MARTIN: Well, to that end, I think a lot of people hearing this would be very surprised by this because I think this is shocking.
BRACY: Yeah. I mean, tech has really built a reputation as being an envious employer, right? The great jobs with great perks and high salaries. But the truth is these companies employ a vast number of workers who are not directly employed legally by the companies but who the companies depend on to do critical work - some functions that are, I think we would all agree, critical to the work that tech companies do, like, for example, content moderation at Facebook that are fully outsourced.
And all of those workers are temps and contractors. There are, you know, recruiters and marketing professionals. And it is, in large part, a cost-saving measure, but not just because it's cheaper to hire workers through contract agencies. It's also because when a company reports back to its shareholders, they're able to get a, you know, better share price when they can say that they're doing more with a lower headcount.
MARTIN: So if you're a contract worker laid off, are there any job protections at all, or is it generally understood that if you're hired through one of these third-party vendors, there's no provision for you if you get laid off like that?
BRACY: That's right. There is a law in California. There's - there is a federal law called the WARN Act, and then states sort of enact their own protections that may be stronger than that. And California's requires large employers that are doing mass layoffs to provide 60 days' warning, which often comes in the form of a 60-day severance package. But the workers that are hired through staffing agencies are exempted from that.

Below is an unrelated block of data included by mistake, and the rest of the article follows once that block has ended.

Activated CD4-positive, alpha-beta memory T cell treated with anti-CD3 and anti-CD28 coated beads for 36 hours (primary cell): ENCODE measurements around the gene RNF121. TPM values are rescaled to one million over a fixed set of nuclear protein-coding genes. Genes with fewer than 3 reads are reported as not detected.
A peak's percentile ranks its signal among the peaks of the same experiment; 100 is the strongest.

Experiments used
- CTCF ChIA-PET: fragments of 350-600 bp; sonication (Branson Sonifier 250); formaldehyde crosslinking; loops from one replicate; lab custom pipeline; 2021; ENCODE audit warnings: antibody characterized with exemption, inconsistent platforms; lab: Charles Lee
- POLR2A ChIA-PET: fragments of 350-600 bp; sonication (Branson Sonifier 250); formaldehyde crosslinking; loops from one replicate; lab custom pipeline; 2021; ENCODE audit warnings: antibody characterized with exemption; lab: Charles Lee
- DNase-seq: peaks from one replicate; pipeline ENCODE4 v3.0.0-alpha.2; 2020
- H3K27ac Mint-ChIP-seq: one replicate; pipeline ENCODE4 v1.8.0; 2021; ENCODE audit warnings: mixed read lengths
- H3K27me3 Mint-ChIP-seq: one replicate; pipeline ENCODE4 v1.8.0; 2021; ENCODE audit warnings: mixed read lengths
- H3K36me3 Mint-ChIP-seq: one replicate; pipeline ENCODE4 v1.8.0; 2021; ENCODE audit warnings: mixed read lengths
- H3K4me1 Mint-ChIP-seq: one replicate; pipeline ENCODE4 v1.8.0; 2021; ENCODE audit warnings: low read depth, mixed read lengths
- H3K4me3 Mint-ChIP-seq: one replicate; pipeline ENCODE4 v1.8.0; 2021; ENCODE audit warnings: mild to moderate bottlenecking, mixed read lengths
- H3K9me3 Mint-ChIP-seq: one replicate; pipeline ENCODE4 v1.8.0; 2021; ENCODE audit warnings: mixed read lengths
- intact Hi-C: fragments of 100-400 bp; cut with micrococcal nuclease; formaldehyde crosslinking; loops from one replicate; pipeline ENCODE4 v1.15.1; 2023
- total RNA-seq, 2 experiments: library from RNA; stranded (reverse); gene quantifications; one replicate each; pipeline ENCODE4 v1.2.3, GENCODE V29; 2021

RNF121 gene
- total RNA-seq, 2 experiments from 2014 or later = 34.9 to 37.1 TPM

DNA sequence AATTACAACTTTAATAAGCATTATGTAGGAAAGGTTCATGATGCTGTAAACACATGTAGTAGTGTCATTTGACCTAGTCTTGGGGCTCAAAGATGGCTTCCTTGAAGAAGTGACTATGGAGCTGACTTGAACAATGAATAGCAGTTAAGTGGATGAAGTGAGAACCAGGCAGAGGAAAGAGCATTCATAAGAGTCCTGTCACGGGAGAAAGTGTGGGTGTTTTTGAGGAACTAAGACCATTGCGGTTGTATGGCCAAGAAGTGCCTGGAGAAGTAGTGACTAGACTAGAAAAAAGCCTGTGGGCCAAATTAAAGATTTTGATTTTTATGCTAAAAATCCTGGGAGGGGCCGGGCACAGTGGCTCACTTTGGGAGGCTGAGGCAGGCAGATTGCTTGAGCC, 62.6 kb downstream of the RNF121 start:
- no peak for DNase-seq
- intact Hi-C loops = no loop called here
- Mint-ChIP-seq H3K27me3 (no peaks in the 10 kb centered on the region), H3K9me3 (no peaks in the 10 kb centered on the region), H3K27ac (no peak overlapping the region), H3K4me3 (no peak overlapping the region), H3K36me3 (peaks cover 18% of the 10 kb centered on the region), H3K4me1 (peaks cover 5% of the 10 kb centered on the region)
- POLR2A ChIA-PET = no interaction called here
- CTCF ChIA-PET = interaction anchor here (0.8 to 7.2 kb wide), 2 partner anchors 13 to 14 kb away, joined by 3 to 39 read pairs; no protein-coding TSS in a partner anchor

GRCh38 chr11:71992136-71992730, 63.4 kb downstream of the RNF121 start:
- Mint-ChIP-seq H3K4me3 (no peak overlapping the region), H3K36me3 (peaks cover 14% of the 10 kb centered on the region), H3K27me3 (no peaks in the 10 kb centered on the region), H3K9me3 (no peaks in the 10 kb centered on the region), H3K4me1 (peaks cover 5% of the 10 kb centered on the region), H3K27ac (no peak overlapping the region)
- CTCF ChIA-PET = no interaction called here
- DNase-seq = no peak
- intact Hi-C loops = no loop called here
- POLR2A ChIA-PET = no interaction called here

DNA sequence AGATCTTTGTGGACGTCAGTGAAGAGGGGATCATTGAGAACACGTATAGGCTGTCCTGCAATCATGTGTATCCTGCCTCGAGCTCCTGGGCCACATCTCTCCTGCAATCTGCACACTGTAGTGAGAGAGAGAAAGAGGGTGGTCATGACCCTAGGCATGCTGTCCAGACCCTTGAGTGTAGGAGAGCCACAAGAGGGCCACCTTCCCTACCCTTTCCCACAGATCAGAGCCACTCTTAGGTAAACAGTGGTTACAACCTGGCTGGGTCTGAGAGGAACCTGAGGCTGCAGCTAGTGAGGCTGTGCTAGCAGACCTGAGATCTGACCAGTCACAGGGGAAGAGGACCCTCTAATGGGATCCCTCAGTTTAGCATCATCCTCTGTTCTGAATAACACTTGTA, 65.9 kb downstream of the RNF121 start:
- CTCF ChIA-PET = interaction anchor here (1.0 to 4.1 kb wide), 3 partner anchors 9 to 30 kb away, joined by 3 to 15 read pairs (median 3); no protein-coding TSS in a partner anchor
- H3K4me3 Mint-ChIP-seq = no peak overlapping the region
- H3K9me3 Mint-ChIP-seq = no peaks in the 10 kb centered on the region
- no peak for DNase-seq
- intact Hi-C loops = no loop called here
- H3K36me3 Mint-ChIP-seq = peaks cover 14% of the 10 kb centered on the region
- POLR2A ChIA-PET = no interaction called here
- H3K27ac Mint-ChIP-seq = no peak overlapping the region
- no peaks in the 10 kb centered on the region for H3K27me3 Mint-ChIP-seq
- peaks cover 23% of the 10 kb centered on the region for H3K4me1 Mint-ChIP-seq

MARTIN: So the question I have is, do you think these layoffs are real? Is the intention here to lay people off, then to rehire them as contractors?
BRACY: A lot of these companies aren't in a business position where they actually have to lay workers off. They're doing it to send a signal to the market, but they're not trimming their operations, like, to the extent that they're shutting down certain parts of the business. So somebody's got to do that work. And I would be surprised if they weren't trying to figure out a way over the next year to hire some of this capacity back through staffing agencies.
MARTIN: And before we let you go, I don't know if you feel comfortable, you know, offering this, but you're an advocate, you know. If a worker came to you and said, look, you know, I have a skill set, and one of these temp agencies has come to me, and I want to work, what do you tell them? Do you suggest that people take these jobs?
BRACY: I would tell them to go in eyes wide open. Many of these workers go into these jobs with an expectation that is created for them by the hiring companies that this is a pathway to a lucrative and stable career in tech. And the truth is that many, many - vast majority of those workers do not get converted to full-time roles. But we are not saying that all of these workers should be hired as full-time employees of the companies. We just think that there needs to be a much stricter set of protocols around how these workers are treated that creates a floor that really does offer temp jobs to be a stepping stone to a better career. Right now, they're not.
MARTIN: Catherine Bracy is the founder and the CEO of the TechEquity Collaborative. Ms. Bracy, thanks so much for joining us.
BRACY: Thank you so much for having me. Transcript provided by NPR, Copyright NPR.